The facts of the case are clear. The characters from the Sherlock Holmes stories created by Sir Arthur Conan Doyle were recently re-imagined in a film directed by Guy Ritchie. When a major picture hits the theatres, merchandising is sure to follow. Ergo, it is no surprise to this investigator to see the release of Sherlock Holmes Mysteries for the iPhone.
The salient question to be posed, dear readers, is in regards to the quality of said movie tie-in game. Trusting solely to historical data would push us overwhelmingly towards assuming poor quality; movie games are almost always a steaming pile of offal.
However, logic dictates that just because something is likely does not mean that it is certain. Therefore, we must examine the evidence closely to find out if the truth matches our theory. There’s no time to waste. Read on, the game is afoot! (athumb?)
Sherlock Holmes Mysteries, at its core, is a point and click (swipe and tap) adventure game. As Sherlock, you will travel from location to location, interview people, and search for clues to solve cases.
Where the game stands out from similar investigation-style titles is in presentation. Rather than the standard 2D image-hunt festivals, the developers have gone instead with a 3D environment for each location. The player cannot move, but can rotate the view 360 degrees. This makes looking for information, items, and discrepancies a bit fresher than in times past.
The execution of the 3D environments did lack polish in spots. In the docks area, I could clearly make out the outline of the cube that represented the boundaries of the rendering space. A bit sloppy? Yes, but it did made me feel like Lt. Data playing Sherlock Holmes inside the holodeck.
The construct that you use to solve cases is an interesting device. Whenever you gain a piece of information or item from a person or place, it is stored away in “Sherlock’s Mind”. Each objective or facet to the mystery is listed on the left side of the interface, and the clues are all listed on the right.
To progress in the case, you must feed the clues into an objective to see if they answer the question. When a clue is relevant to the objective, Sherlock’s Mind will light up. Selecting all the relevant clues allows Sherlock to deduce or solve an aspect of the case; I definitely enjoyed this device for driving the action.
Where the 3D environments are visually engaging, the audio is unfortunately sparse and generic. Given that the game is a movie tie-in, one would hope for some voice work, even if the original actors couldn’t be brought on board. Unfortunately, all the dialogue is text-based, and the feel of the gritty London underbelly so prevalent in the film is nowhere to be found in Sherlock Holmes Mysteries.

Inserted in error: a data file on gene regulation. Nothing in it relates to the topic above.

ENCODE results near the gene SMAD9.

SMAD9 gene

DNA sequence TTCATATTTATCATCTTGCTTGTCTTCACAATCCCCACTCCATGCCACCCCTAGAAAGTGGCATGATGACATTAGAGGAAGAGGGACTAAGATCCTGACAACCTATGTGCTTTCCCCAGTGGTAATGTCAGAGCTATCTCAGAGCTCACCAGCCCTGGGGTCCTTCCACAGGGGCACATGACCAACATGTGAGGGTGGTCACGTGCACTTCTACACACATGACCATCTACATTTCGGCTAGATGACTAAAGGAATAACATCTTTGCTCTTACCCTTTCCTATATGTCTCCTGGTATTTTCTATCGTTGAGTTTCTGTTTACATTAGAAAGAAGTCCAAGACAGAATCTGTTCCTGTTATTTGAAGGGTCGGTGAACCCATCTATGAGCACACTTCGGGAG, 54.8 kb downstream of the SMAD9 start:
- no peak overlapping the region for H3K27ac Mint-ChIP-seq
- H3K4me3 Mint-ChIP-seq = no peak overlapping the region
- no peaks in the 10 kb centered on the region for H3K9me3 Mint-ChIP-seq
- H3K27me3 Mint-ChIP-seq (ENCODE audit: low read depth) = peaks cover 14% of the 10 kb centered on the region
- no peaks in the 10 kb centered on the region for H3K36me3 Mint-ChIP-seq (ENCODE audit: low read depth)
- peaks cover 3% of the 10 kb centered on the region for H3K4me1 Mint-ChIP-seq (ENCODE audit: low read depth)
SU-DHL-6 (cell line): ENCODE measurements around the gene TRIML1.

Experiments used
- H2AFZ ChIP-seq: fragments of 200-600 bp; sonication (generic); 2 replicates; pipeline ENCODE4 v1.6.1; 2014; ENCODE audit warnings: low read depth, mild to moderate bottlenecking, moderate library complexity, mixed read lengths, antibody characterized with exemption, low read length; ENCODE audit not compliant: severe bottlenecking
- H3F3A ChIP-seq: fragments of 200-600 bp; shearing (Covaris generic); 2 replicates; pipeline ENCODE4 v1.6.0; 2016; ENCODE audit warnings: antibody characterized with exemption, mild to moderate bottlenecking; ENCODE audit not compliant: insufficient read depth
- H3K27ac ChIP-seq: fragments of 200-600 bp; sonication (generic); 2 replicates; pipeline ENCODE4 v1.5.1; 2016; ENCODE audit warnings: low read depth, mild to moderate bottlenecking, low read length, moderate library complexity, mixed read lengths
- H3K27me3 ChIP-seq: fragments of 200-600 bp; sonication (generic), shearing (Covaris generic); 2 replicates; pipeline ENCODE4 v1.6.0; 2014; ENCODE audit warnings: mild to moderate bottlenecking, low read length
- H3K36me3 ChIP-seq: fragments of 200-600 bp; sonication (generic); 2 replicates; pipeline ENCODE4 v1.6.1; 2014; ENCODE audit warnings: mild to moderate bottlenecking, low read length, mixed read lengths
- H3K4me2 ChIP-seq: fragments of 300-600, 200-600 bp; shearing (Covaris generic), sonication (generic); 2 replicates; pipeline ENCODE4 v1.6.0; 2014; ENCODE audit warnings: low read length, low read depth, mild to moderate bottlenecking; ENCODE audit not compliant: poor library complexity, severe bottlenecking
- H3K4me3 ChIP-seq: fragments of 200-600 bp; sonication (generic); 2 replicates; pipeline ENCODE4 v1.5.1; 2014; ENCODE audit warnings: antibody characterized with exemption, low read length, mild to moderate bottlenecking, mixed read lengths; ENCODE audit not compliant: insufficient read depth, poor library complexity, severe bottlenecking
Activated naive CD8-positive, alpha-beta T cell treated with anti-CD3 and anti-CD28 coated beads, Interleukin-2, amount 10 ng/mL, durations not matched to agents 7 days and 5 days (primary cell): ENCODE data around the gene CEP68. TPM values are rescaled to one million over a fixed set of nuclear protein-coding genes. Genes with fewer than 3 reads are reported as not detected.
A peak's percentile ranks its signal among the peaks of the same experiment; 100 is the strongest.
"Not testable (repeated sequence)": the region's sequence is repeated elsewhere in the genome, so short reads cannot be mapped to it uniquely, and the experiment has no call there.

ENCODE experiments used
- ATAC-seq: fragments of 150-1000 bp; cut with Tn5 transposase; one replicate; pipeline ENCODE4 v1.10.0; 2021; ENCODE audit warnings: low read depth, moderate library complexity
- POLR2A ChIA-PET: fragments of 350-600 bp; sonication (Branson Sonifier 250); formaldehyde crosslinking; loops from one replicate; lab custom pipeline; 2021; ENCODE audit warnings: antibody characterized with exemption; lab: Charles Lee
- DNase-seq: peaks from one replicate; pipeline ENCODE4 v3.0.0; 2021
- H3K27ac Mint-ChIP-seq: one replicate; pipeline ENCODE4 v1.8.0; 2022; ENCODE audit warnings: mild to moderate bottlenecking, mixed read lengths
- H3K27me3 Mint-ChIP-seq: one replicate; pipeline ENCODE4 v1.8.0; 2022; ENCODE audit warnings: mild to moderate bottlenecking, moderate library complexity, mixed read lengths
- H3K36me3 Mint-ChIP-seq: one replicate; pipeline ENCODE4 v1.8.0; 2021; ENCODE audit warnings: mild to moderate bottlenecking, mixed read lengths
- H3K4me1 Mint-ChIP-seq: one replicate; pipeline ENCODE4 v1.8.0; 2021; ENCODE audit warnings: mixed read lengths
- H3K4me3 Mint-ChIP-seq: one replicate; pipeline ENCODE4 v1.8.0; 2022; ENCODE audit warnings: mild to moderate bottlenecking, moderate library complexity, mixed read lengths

To break up the investigation gameplay, several mini-games were included. Reflecting the skill at fisticuffs of Downey, Jr.’s Holmes, the game includes a fighting mini-game called puzzle boxing. There’s really not much in the way of puzzling involved, however. Icons pop up on the screen for blocks and strikes, and you must tap them before they disappear to trigger them.
String enough successful moves together and you can trigger Insight Mode, which basically allows you to go hog-wild on your opponent for a time. It all sounds interesting, but in practice it boils down to a touchscreen version of Whack-a-Mole. The challenge here is minimal, as I never once came close to losing a match.
The other mini-games for lockpicking and chasing suspects were more disappointing. They used the same format as the hacking mini-game for Bioshock, where you have to align different pieces of piping to connect a start point to an end point. They were the weakest part of that game, and nothing has changed here. Also, the fact that you engage in the same activity for running down a guy that you do for breaking into a house is silly and seems like lazy design.
The games is called Sherlock Holmes Mysteries, and barely meets the qualifications for the plural. There is a grand total of two cases to solve, and the first case is more of a tutorial affair that only lasts 10 minutes. The second case clocks in at about 2 hours to complete.
If it sounds like I’m being a bit harsh, it’s only because the game does a few core things very well. I really wanted the rest of the game to be as interesting and enjoyable. Well executed ideas and visual presentation are counterbalanced by uninspired or overly simplistic design in other areas.
Overall, Sherlock Holmes Mysteries is quite like Sherlock from the movie. It’s a bit dirty and unrefined, and it will get under your skin occasionally, but it also shows flashes of brilliance and ultimately gets the job done. With a $0.99 bargain price tag, it’s difficult to complain too much about the negatives here.
Gamer Limit gives Sherlock Holmes Mysteries for the iPhone a 7/10.